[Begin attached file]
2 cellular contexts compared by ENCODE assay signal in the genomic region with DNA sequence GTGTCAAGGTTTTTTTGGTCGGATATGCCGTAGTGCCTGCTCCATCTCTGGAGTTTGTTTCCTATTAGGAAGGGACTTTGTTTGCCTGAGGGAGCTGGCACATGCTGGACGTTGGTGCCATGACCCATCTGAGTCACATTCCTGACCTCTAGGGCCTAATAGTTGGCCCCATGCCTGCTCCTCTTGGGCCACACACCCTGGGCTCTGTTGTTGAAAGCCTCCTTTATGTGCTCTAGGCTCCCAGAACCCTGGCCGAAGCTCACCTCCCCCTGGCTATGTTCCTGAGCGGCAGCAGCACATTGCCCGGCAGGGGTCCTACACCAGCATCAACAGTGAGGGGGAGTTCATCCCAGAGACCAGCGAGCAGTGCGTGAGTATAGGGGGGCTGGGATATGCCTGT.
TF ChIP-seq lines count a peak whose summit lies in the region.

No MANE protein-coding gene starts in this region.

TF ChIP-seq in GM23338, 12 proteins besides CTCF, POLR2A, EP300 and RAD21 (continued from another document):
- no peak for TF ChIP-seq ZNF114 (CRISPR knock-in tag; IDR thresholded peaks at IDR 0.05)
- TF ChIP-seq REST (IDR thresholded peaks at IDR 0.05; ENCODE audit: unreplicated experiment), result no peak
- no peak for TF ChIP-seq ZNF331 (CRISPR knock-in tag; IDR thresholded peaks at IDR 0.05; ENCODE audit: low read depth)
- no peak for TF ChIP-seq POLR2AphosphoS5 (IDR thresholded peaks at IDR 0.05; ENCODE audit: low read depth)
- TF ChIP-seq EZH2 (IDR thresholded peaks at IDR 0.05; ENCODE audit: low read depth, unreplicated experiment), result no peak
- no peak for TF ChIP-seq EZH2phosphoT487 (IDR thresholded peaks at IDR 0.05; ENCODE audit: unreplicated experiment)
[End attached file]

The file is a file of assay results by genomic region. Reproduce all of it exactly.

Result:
2 cellular contexts compared by ENCODE assay signal in the genomic region with DNA sequence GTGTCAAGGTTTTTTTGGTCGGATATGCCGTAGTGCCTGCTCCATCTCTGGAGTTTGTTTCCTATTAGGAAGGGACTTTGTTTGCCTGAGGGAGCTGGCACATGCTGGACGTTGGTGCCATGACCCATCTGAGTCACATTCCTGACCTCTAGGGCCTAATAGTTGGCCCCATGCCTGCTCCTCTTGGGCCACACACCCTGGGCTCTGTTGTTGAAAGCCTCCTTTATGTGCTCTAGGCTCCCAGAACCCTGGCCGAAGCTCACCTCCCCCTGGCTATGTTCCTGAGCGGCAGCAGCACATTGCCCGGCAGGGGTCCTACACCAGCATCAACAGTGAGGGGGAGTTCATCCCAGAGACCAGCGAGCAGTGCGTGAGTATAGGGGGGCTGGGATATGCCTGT.
TF ChIP-seq lines count a peak whose summit lies in the region.

No MANE protein-coding gene starts in this region.

TF ChIP-seq in GM23338, 12 proteins besides CTCF, POLR2A, EP300 and RAD21 (continued from another document):
- no peak for TF ChIP-seq ZNF114 (CRISPR knock-in tag; IDR thresholded peaks at IDR 0.05)
- TF ChIP-seq REST (IDR thresholded peaks at IDR 0.05; ENCODE audit: unreplicated experiment), result no peak
- no peak for TF ChIP-seq ZNF331 (CRISPR knock-in tag; IDR thresholded peaks at IDR 0.05; ENCODE audit: low read depth)
- no peak for TF ChIP-seq POLR2AphosphoS5 (IDR thresholded peaks at IDR 0.05; ENCODE audit: low read depth)
- TF ChIP-seq EZH2 (IDR thresholded peaks at IDR 0.05; ENCODE audit: low read depth, unreplicated experiment), result no peak
- no peak for TF ChIP-seq EZH2phosphoT487 (IDR thresholded peaks at IDR 0.05; ENCODE audit: unreplicated experiment)